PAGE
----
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Dispute on Tomb of Unknowns Pits Policy Against Heart
By David Stout - The New York Times - February 15, 1988

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WASHINGTON -- Sometime soon, a construction crane may lift several tons of granite, concrete and marble at one of the nation's most hallowed sites, the Tomb of the Unknowns in Arlington National Cemetery in Virginia, so scientists can try to name the serviceman interred there most recently.

If the tomb is opened, it is quite possible the scientists will find that the man laid to rest in 1984 was Michael Blassie, a highly decorated Air Force lieutenant who was killed on May 11, 1972, when his attack plane was shot down near An Loc, South Vietnam.  He was 24.

The Lieutenant's relatives believe that his remains, just a half-dozen bones, are in the tomb and wrongly labeled "unknown."  If science proves them right, they want what is left of him buried elsewhere, under a headstone with his name on it, most likely in St. Louis, where he grew up.

"That's all I want, for them to open the tomb," the pilot's mother, Jean Blassie, said recently. "If it's Michael, I want him to be brought home."

Whether to open the tomb is a decision so serious -- some say solemn -- that it is being discussed at the highest levels of the Defense Department.  Ultimately, Congress and the White House may become involved, because there is no provision for disinterring any of the four sets of remains at the shrine, a Pentagon spokesman said.

"This is new territory," said the spokesman, Larry Greer, who works in the office that handles matters pertaining to servicemen missing in action.

All this is happening now because, for reasons that are not clear, the remains of an American pilot recovered in 1972 were at first labeled "believed to be"  Blassie and later classified as "unknown."

Though no one is saying for sure now that the bones in Arlington are those of Blassie, no one denies the strong possibility that they are.  And science can identify remains in ways undreamed of only a few years ago.

With Blassie's mother and four siblings available to give blood samples for DNA testing, "it would not be a big problem" to establish whether the remains are those of Blassie, said Haig Kazazian, the chairman of the genetics department at the University of Pennsylvania School of Medicine.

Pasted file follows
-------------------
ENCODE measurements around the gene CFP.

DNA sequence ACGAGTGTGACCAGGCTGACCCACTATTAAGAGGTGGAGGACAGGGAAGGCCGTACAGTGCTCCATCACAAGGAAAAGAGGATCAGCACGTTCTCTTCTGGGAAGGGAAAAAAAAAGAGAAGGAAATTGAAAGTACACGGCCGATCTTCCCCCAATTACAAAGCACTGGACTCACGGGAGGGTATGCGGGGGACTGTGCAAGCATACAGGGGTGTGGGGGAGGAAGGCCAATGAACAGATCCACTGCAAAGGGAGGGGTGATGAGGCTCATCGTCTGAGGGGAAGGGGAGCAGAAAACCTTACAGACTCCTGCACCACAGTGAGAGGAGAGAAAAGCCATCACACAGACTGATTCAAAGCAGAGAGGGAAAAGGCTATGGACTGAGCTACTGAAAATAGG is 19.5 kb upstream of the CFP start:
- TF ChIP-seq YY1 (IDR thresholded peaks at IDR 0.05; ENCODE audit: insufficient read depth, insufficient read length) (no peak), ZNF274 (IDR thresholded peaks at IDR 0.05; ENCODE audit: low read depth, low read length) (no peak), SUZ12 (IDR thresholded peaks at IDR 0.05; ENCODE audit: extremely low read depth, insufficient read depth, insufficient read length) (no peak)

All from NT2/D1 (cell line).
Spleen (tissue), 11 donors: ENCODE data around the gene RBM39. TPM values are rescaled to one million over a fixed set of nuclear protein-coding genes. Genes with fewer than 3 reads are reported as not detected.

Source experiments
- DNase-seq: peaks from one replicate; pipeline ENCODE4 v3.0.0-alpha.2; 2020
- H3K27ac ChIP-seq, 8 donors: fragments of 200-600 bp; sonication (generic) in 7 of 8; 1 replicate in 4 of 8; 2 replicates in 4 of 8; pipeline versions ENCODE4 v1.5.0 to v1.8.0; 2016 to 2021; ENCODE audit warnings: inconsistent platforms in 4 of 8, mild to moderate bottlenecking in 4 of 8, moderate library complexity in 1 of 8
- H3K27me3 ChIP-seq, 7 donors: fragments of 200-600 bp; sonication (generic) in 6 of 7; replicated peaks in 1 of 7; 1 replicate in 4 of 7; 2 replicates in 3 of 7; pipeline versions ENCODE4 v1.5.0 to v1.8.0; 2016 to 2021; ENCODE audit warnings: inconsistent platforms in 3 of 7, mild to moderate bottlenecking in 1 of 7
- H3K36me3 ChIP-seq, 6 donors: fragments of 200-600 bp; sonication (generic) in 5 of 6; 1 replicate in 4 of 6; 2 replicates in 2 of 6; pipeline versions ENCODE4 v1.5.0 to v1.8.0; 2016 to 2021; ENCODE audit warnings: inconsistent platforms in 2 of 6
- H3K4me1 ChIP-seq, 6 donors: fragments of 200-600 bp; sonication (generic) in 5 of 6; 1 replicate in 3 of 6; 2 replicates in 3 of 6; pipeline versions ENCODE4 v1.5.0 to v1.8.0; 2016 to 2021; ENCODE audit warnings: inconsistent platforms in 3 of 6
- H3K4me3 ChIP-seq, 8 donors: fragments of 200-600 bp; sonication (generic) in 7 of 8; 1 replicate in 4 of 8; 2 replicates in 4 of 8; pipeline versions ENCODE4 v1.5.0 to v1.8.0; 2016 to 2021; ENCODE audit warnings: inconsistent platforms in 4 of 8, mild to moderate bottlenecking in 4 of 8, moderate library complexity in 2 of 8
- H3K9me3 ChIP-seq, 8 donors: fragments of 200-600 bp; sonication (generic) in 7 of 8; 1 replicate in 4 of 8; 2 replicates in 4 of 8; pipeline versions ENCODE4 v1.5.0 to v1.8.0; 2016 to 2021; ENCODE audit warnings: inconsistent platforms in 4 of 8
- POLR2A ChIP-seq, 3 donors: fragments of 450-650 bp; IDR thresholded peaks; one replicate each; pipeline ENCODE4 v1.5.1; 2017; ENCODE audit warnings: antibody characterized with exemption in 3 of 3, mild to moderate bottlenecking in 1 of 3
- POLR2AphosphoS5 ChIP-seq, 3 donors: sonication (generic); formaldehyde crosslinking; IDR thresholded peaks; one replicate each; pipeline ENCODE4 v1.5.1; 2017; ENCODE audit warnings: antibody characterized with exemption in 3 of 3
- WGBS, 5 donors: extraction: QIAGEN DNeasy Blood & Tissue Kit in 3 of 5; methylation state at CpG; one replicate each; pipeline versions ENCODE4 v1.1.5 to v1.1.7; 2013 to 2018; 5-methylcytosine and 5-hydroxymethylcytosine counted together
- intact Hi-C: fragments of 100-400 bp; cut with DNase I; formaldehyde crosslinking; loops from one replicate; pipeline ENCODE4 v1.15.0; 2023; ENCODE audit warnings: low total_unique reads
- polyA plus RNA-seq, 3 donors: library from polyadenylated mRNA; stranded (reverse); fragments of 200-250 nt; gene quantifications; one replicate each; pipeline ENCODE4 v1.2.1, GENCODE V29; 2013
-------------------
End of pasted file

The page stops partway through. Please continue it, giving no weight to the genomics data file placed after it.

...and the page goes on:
Blassie's relatives are adamant in wanting the tomb opened.  "Absolutely," said his sister, Pat Blassie, who lives in Atlanta.  "The trail leads to the tomb."

The trail began when a South Vietnamese patrol found the skeletal remains of a pilot near An Loc on Oct.  31, 1972, along with money, shreds of a flight suit and an identity card with Blassie's name.  The discovery jibed with the recollection of another pilot, who had seen Blassie's A-37 falling in flames the previous May 11.  Ground fighting had blocked any search for the body by U.S.  forces or their South Vietnamese allies until autumn.

The remains were kept in the Army's Central Identification Laboratory in Hawaii and for eight years designated "believed to be Michael Blassie." The flier's family was notified in May 1972 that he was missing and presumed dead, but was not told that remains believed to be his had been found, nor that an identification tag had been discovered, the pilot's sister said.

For some reason, a military review board in 1980 changed the designation on the remains to "unknown."  By that time, the identification card found with the body, and the money, had vanished, likely lost or stolen between An Loc and a mortuary in Saigon, Greer speculated recently.

CBS News, which investigated the case extensively last month, suggested that the review board had changed the designation because the Pentagon was under pressure from veterans' groups to honor a casualty from Vietnam in the Tomb of the Unknowns, which already enshrined the remains of dead from the world wars and Korea.

Greer said that the 1980 board that reclassified the remains to "unknown" consisted of an Army colonel and three civilians, and that the Pentagon would not release their names.  Their deliberations will be studied in the Defense Department review of the case, Greer said.

The review may be more difficult because many of the records related to the selection of the Vietnam Unknown were destroyed, as were those of the earlier Unknowns, "to preserve the sanctity of the tomb," as Greer put it.

Greer, who was an Air Force officer for 27 years, rejected any suggestion that the reclassification of the body remnants was an answer to the need for a body for the tomb.  He said that retrieving the dead from combat zones is often perilous and confusing, and that the handling of the remains before they even got to the Saigon mortuary might have created uncertainty.